UB proposes to cut cost, and cut staff

UB proposes to cut cost, and cut staff
University of The Bahamas

UTEB calls on the university to be transparent with finances

NASSAU, BAHAMAS — As the University of The Bahamas proposes a series of cost saving measures that includes the early retirement of staff, the cancelling of the work-study program and a hiring freeze, the Union of Tertiary Educators of The Bahamas (UTEB) has called on the university to be transparent about its finances so other cost-saving recommendations can be explored.

In an emailed titled ‘Proposed measured for reducing university expenditures” dated May 1, UB President Dr Rodney Smith that as one of the cost-cutting measures for the current fiscal year, all members of the administrative council agreed for their own salaries to be reduced up to 10 percent, in addition to the suspension of mileage allowance.

“It is done in an effort to ensure that all UB employees receive an income,” Smith said.

However, the union said the concession of up to 10 percent was “meaningless” without providing actual cost.

“There seems to be an unwillingness on the part of UB to be transparent in sharing financial information,” the union wrote.

“This is unacceptable from a publicly funded institution.

“UTEB expects UB to be transparent about the entire budget.”

The administrative council outlined numerous measures to cut spending in anticipation of the economic crisis the COVID-19 pandemic poses on the country.

These measures included, but were not limited to, a hold on all hiring, with selective hiring subject to approval by the president; the encouragement of retirement for those age 65 and vested in the government pension, those who have retired with pension and have been on contract, and the early retirement of those who have served for 30 years, as well as maximum benefits for 40 years of service.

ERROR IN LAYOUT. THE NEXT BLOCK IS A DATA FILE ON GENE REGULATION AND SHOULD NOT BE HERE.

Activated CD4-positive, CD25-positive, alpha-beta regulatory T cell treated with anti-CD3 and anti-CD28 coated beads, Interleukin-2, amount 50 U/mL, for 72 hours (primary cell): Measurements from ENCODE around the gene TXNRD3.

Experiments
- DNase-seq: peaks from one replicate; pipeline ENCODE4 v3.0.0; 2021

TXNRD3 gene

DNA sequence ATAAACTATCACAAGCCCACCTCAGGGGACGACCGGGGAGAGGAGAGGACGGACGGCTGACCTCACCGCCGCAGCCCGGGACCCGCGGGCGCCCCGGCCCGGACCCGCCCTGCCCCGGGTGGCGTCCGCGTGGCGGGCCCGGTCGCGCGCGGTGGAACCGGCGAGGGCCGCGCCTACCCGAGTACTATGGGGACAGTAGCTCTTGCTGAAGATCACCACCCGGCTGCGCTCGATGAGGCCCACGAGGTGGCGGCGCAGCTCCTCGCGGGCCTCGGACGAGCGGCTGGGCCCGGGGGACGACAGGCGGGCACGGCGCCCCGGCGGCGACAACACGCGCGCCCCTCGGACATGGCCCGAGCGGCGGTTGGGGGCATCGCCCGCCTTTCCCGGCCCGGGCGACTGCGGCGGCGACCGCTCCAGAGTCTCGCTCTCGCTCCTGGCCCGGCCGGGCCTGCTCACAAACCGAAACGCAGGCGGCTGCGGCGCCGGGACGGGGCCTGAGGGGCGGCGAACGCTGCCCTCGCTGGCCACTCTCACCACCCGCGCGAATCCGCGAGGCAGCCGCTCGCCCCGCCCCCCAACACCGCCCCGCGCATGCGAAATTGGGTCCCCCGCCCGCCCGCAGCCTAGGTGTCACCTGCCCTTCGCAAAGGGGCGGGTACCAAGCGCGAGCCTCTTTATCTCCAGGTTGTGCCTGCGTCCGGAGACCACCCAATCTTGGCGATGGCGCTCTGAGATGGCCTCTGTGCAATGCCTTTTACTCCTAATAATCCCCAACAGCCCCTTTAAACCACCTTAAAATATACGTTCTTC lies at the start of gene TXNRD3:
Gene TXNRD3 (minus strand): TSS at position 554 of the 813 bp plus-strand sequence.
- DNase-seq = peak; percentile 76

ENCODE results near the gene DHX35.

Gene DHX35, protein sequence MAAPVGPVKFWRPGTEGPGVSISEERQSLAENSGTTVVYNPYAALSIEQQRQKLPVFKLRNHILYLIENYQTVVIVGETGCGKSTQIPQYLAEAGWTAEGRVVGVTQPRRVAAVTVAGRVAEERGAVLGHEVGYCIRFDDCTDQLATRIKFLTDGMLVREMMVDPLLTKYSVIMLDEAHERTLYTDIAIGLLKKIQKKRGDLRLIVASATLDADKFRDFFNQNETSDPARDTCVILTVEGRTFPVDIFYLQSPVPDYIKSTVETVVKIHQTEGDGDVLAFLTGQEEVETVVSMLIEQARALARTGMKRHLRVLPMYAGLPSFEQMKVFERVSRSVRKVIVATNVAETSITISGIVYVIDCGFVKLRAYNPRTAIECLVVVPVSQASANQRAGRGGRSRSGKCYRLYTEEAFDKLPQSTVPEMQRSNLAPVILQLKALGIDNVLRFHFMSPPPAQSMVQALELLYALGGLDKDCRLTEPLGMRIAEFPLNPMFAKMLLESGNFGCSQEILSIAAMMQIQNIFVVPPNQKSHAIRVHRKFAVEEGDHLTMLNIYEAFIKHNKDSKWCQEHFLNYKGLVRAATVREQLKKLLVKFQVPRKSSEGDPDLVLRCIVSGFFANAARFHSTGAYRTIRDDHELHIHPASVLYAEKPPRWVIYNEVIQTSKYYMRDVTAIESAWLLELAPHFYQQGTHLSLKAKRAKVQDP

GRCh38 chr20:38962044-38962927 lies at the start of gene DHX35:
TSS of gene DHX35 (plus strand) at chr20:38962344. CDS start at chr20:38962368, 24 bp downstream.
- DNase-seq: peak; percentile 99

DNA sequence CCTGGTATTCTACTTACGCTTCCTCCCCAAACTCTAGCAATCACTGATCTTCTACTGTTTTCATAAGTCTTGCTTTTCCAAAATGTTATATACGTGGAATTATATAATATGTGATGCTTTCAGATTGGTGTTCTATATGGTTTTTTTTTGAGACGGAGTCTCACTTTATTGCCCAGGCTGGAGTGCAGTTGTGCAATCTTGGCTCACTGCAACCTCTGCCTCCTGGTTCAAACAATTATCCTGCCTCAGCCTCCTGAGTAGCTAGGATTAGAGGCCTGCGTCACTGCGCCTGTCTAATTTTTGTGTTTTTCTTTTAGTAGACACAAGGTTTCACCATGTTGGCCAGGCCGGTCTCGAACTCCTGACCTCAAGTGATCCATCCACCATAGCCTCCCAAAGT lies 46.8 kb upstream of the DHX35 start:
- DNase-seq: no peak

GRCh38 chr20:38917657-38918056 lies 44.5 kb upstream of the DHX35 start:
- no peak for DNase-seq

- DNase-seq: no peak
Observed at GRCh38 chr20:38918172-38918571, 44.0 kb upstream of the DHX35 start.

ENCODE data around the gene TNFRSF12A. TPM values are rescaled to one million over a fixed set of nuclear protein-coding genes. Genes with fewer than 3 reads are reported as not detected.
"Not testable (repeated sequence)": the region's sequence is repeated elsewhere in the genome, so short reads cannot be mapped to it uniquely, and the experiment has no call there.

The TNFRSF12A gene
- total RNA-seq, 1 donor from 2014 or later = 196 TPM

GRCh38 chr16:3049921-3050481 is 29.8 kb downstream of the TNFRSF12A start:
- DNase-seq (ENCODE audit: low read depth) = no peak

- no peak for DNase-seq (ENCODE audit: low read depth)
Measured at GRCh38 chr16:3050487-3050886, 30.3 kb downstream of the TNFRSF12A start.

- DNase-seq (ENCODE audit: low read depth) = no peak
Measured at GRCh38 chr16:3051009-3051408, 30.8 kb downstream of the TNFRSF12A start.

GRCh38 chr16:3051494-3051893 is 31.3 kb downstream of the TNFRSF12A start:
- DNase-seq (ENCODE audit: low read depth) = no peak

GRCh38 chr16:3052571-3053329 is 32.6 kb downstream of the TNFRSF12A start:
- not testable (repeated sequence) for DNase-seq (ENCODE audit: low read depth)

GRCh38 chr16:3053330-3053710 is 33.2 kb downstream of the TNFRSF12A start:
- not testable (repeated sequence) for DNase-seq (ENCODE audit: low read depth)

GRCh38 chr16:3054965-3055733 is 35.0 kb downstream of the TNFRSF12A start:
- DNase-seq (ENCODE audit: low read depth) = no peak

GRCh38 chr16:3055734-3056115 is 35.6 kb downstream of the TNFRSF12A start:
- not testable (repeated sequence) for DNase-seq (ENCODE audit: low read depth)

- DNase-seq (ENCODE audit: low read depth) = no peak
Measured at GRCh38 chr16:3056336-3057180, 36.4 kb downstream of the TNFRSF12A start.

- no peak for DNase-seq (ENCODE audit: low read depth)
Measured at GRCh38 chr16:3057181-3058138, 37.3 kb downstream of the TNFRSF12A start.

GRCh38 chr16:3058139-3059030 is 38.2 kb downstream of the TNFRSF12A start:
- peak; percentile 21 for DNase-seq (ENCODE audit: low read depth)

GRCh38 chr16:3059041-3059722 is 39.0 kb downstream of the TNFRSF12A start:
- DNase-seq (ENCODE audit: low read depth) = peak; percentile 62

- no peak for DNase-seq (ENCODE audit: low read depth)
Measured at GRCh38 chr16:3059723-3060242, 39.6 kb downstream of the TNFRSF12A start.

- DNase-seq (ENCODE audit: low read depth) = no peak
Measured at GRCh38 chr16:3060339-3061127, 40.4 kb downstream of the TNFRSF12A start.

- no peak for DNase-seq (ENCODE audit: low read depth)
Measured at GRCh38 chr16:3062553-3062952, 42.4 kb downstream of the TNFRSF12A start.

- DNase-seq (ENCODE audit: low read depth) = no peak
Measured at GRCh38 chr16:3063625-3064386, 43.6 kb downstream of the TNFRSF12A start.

The council said no directive had been given for implementation and it was seeking feedback to the measures proposed.

UTEB said the university must bear in mind faculty have been owed increments and back pay for promotions.

It insisted it would be inappropriate to deny these benefits, while the president can engage in new hiring as his discretion.

It recommended accounting to be done to find alternative cost saving measures.

As it relates to the retirement proposal, UTEB said it would be counterproductive to even suggest removing seasoned faculty.

The union said the lack of succession planning, and the loss of institutional history from many of the senior faculty fair outweighed the potential savings to be gained from the exercise.

The union said: “It is also alarming that it could be conceived or considered an option given the nature of the work we do at UB.”

The council also recommended a hold on all bonus payments an increments the current and next fiscal year.

But UTEB claimed promotion exercises go back nine years and insisted promoted faculty not be further denied, but immediately placed at their appropriate salary scale.

It also said faculty who completed year-end evaluations reports based upon agreed guidelines, but were denied increment payments for this fiscal period, should be accommodated.

The council also recommended the cancellation of the work-study program; however, the union said the removal may necessitate the payment of overtime as the students provide an essential service to the various departments.

The university expects an increase in enrollment of students in Spring 2021, according to the council.

As it questioned how the university will manage the increase while controlling costs, the council recommended that the policy regarding class size be increased to allow for an accommodation of students within a “hybrid teaching environment”.

According to modeling presented by the university, a 20 percent increase in enrollment would require a students to teacher ratio to increase from 23 to one, to 28 to one; and a 30 percent increase in enrollment would require 30 students to one teacher.

UTEB said it expects the university to follow health and safety best practices as it considers a limited return to the classroom, and expects the university to be mindful of the vulnerability of its faculty.

As it relates to the Spring 2021 term, the union said the projections do not consider the economic factors negatively impacting enrollment.

UTEB said rather that extract “selective data and information”, it should be able to review the actual financial position of the university so that the appropriate advice could be made on where savings can be realized.